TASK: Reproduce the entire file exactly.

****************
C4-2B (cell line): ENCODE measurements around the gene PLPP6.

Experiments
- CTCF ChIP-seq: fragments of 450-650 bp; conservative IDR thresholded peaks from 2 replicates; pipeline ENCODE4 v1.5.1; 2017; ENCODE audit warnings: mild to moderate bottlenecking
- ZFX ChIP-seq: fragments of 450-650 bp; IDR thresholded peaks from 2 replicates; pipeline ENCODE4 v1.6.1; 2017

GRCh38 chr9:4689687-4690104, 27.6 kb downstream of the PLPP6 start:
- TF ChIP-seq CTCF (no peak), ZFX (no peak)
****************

C4-2B (cell line): ENCODE measurements around the gene PLPP6.

Experiments
- CTCF ChIP-seq: fragments of 450-650 bp; conservative IDR thresholded peaks from 2 replicates; pipeline ENCODE4 v1.5.1; 2017; ENCODE audit warnings: mild to moderate bottlenecking
- ZFX ChIP-seq: fragments of 450-650 bp; IDR thresholded peaks from 2 replicates; pipeline ENCODE4 v1.6.1; 2017

GRCh38 chr9:4689687-4690104, 27.6 kb downstream of the PLPP6 start:
- TF ChIP-seq CTCF (no peak), ZFX (no peak)